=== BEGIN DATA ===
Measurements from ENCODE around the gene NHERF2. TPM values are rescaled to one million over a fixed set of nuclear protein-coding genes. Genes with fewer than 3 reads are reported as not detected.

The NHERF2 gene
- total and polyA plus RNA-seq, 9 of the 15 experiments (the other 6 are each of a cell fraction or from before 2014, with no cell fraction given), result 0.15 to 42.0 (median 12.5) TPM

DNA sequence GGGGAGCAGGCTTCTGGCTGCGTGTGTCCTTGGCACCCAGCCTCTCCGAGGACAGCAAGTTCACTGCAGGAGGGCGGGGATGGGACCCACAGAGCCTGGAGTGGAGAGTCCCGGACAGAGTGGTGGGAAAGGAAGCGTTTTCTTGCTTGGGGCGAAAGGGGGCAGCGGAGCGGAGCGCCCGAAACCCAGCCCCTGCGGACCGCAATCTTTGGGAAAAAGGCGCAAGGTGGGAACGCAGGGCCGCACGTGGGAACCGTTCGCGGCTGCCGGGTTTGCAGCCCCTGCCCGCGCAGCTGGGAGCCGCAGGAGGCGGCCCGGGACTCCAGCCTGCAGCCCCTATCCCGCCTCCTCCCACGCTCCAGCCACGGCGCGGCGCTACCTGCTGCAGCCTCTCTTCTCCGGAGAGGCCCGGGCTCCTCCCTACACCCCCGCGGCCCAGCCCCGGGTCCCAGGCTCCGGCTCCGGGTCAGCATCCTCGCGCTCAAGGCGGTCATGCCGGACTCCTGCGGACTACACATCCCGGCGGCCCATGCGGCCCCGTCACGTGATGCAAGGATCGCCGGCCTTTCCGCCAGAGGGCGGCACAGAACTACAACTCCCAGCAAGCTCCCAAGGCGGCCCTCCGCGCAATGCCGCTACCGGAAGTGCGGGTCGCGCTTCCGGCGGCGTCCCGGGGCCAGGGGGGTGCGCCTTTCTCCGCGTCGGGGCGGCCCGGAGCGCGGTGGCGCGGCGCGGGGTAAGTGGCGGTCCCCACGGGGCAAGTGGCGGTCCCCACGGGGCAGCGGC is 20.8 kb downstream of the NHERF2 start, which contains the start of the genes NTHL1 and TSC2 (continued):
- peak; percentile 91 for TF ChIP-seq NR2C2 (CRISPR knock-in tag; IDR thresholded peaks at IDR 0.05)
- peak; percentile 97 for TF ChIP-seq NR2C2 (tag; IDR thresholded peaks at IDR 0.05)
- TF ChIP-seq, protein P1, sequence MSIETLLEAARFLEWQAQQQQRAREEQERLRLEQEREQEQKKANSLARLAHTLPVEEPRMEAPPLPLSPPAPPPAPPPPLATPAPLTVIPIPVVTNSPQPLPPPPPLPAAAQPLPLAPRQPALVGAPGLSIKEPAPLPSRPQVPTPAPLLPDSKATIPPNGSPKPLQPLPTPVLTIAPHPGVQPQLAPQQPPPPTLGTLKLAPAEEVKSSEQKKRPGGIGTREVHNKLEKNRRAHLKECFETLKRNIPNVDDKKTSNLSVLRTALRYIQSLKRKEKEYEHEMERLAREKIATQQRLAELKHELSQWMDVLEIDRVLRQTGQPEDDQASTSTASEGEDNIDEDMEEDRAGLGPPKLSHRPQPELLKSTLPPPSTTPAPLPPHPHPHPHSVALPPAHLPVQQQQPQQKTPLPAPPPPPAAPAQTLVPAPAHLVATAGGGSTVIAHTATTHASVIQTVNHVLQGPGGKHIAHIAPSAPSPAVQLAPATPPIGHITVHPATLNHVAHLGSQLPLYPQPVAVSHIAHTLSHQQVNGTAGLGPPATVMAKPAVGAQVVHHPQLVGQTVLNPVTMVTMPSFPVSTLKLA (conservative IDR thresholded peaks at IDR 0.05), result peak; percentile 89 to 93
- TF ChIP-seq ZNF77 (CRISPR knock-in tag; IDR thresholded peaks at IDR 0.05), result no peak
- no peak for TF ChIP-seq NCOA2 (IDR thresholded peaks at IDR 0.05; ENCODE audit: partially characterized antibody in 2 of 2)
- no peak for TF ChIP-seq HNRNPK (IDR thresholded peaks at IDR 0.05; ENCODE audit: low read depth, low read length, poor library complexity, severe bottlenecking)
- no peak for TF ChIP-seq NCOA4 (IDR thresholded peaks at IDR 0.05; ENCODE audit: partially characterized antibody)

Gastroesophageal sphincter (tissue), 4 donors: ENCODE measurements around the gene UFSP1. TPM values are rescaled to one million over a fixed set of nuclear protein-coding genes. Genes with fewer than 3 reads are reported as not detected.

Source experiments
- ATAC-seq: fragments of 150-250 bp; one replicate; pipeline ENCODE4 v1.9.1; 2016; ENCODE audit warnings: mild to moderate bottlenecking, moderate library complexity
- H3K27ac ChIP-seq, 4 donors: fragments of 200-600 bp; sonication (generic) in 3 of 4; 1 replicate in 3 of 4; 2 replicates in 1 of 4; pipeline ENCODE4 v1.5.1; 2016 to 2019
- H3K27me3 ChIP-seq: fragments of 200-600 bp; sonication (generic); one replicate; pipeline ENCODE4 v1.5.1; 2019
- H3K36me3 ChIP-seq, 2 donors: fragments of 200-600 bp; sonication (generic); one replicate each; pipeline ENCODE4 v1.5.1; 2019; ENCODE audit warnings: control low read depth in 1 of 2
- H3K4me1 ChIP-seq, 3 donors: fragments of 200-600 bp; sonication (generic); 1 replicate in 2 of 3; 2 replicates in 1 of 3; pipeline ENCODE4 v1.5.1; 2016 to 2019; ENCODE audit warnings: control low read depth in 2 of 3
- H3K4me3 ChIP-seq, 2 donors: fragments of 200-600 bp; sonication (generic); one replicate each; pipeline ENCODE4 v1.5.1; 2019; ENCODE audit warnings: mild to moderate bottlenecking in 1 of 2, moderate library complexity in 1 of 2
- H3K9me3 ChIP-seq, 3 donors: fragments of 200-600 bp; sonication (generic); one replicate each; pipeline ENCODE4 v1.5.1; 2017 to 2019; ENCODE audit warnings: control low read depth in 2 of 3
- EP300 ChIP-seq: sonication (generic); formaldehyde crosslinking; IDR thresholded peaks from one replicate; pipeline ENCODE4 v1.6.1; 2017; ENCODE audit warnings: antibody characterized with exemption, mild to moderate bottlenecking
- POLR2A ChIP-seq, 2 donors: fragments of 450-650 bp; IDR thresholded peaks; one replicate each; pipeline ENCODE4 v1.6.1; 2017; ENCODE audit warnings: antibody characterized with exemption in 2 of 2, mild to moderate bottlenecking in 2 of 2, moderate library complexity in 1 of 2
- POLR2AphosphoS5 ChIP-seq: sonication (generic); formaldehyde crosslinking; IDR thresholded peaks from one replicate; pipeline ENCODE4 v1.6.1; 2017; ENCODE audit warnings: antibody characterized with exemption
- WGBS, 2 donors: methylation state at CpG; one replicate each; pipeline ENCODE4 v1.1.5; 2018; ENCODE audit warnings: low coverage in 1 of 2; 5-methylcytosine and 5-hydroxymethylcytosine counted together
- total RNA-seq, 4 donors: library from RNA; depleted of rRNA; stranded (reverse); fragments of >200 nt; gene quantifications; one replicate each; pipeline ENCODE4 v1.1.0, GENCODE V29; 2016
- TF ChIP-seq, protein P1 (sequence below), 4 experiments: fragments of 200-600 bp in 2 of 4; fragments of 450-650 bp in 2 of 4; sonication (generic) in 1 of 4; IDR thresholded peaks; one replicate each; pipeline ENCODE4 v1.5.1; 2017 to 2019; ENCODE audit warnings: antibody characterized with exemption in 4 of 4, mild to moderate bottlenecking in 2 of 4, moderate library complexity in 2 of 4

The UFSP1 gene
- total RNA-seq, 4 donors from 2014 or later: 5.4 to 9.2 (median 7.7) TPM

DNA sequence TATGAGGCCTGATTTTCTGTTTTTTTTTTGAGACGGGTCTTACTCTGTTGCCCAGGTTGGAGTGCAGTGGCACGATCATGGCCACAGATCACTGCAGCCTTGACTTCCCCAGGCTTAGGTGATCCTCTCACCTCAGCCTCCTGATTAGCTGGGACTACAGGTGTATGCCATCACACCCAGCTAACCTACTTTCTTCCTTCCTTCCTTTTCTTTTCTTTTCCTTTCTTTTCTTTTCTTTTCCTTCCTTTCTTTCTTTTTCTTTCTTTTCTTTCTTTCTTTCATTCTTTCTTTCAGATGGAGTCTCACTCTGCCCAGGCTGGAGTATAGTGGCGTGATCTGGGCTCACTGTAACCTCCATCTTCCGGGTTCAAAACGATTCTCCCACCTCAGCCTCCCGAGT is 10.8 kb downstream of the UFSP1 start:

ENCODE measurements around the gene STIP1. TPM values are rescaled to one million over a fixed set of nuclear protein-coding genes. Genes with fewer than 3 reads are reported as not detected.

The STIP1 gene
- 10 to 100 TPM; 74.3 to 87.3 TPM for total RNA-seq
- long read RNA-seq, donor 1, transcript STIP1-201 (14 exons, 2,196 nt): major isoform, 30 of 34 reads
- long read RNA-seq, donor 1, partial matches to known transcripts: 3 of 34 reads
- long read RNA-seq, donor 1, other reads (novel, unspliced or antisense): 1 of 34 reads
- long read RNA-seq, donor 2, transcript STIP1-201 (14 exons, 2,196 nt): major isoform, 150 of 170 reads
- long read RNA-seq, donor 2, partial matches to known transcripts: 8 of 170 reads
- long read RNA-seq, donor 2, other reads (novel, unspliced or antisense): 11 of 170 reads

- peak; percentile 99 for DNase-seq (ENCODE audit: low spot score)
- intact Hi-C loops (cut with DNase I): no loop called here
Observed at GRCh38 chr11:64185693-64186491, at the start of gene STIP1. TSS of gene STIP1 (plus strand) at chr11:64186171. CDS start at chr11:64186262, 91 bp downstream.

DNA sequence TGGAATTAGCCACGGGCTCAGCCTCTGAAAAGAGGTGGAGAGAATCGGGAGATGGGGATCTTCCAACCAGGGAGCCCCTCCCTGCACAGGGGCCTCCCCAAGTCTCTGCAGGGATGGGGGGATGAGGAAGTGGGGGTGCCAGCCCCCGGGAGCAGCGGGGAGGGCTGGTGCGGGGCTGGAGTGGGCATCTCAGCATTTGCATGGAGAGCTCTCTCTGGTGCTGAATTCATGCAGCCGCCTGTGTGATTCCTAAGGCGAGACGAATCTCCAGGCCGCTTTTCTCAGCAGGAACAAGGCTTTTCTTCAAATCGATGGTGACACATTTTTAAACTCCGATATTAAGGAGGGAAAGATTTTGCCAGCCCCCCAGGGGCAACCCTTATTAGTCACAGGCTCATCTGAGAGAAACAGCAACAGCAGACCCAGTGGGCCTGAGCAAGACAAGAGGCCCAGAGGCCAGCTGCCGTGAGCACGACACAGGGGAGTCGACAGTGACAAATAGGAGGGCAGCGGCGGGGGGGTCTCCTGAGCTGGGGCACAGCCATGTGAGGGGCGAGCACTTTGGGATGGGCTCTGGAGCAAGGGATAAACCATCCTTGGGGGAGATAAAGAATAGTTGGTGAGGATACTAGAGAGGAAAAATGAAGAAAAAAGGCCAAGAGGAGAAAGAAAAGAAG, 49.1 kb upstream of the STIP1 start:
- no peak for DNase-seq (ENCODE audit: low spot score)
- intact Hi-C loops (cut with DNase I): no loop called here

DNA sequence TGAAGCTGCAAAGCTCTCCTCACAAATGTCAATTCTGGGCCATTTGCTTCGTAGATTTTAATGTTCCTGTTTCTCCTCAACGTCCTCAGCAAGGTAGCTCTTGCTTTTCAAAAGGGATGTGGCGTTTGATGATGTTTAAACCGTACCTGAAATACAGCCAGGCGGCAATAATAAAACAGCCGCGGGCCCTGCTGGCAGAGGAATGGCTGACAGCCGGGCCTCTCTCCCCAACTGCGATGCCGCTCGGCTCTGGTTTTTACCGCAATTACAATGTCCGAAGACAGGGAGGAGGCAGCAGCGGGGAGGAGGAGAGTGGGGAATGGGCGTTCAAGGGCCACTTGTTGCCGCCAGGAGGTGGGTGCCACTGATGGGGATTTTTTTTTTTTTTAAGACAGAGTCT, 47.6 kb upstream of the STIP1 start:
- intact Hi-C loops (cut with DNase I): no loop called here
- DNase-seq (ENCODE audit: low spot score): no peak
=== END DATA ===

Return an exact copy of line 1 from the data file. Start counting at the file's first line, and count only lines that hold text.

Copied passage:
Measurements from ENCODE around the gene NHERF2. TPM values are rescaled to one million over a fixed set of nuclear protein-coding genes. Genes with fewer than 3 reads are reported as not detected.